Description:
Background
Proton exchange membrane fuel cells (PEMFC) are considered to be one of the most promising sources of clean electrical energy for the near future. PEMFC are electrochemical generators that produce direct electrical current from a gaseous fuel (typically hydrogen, pure or in admixture) and a gaseous oxidant, normally consisting of oxygen or air.
In some applications (such as automotive), fuel cells are operated in a discontinuous fashion depending on the immediate power demand. Since PEMFC are known for their very quick start-up and their remarkable ability to follow the requirements of steeply variable power demand, they are the most promising candidate for operating in this field. However, in conditions of zero or near-zero power demand. Perfluorocarbon materials are often unstable, especially over long periods. Also, for this reason, alternative membranes (ex.those based on polybenzimidazole, polyether ketones, or polysulfones) have been developed for fuel cell applications. None of these materials have proven suitable for being employed as a proton-conducting material for the electrode interface and perfluorocarbon materials such as the aforementioned “Liquid Nafion” are always used.
Direct metallization of gas diffusion media was attempted with several techniques in the past, with no major success.
 
Technology Overview
In this invention, the gas diffusion electrode consists of a gas diffusion medium, free of ionomeric components, provided with a noble metal coating using a dual IBAD (Ion beam assisted deposition). A gas diffusion medium was selected and the gas diffusion layer has improved tensile properties and surface roughness perfectly suiting the subsequent superficial metal deposition. Ion bombardment controls film properties in the IBAD process, imparting substantial energy to the coating and the coating/substrate interface. This achieves the benefits of substrate heating (which generally provides a denser, more uniform film) without significantly heating the underlying gas-diffusion material which might degrade its bulk properties.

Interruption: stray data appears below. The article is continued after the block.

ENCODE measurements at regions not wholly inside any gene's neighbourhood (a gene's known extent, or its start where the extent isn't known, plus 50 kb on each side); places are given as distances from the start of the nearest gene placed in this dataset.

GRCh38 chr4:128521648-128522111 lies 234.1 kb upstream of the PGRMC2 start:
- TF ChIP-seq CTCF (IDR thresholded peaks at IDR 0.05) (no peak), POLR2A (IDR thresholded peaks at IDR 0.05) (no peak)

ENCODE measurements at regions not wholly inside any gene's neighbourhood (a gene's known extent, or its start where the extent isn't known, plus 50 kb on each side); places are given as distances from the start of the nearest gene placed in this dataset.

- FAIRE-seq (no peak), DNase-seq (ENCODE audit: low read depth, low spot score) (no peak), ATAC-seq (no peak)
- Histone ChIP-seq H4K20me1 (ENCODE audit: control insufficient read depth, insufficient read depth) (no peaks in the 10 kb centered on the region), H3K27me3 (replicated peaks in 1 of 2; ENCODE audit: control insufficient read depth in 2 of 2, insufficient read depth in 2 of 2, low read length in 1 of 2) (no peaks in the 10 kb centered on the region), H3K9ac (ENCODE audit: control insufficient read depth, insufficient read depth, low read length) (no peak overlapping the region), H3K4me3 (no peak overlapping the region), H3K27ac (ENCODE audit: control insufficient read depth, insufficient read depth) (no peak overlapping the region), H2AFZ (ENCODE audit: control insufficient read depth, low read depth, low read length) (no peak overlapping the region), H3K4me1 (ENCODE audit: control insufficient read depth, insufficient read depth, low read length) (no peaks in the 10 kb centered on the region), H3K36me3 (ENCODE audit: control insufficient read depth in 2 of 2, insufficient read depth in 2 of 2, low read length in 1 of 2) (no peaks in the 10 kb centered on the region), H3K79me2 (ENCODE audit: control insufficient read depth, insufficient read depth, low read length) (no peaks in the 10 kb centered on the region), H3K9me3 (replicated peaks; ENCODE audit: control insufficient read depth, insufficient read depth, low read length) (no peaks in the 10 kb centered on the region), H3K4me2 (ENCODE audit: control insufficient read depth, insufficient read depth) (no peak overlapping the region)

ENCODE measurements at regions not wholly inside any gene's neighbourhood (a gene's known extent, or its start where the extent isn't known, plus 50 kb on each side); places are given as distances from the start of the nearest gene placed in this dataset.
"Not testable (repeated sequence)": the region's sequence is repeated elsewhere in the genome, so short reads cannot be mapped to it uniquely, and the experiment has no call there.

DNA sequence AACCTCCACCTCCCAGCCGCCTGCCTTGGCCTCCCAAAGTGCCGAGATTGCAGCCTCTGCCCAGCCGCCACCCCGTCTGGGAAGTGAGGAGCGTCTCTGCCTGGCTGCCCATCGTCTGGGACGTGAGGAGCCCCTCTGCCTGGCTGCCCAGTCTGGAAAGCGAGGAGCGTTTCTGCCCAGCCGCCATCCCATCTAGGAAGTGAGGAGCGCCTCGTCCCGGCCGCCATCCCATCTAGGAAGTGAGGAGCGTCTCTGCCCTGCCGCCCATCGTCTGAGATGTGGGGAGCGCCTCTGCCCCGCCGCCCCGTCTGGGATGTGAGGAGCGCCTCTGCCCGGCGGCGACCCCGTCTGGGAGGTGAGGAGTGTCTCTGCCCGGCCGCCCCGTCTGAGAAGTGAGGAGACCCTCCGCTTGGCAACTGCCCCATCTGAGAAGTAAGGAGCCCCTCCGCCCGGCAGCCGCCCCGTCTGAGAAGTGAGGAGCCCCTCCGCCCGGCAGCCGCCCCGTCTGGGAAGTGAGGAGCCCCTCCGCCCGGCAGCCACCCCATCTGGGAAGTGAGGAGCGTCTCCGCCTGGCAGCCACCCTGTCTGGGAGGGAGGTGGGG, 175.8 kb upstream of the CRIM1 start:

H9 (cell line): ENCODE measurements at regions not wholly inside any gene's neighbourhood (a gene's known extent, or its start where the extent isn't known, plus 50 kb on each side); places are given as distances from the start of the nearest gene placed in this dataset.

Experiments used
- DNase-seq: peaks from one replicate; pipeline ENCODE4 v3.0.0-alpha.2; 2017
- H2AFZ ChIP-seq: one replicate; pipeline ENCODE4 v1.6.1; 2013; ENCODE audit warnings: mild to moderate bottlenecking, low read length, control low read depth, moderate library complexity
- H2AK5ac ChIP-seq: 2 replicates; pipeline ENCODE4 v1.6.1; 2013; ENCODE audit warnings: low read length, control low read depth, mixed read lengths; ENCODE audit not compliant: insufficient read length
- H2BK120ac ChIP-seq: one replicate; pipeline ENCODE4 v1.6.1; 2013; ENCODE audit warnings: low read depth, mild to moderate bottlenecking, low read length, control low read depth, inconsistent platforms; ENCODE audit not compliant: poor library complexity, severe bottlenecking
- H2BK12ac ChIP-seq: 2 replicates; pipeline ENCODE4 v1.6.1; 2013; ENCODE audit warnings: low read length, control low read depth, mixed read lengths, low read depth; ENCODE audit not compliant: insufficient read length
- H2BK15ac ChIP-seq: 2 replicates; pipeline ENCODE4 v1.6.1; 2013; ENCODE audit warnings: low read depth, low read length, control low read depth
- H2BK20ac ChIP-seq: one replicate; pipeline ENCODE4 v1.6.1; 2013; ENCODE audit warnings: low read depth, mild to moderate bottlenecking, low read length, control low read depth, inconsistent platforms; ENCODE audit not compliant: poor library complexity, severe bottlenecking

The elimination of this component is beneficial from a cost, reliability and overall chemical stability perspective. 
 
Benefits
- Catalytic effectiveness of the deposited noble metal coating is very high
- It causes no damage to the underlying substrate and with excellent electrochemical characteristics
- High performing electrode
 
Applications
- Can be useful for other types of fuel cells such as DMFC (direct methanol fuel cells) or for other electrochemical applications, such as membrane electrolysis processes.
 
Opportunity
- Licensing 
- Partnering
- Research collaboration
Patent Information:
Category(s):
Chemistry
Energy
For Information, Contact:
Mark Saulich
Associate Director of Commercialization
Northeastern University
m.saulich@northeastern.edu
Inventors:
Andrea Gulla
Robert Allen
Emory DeCastro
Enrco Ramunni
Keywords: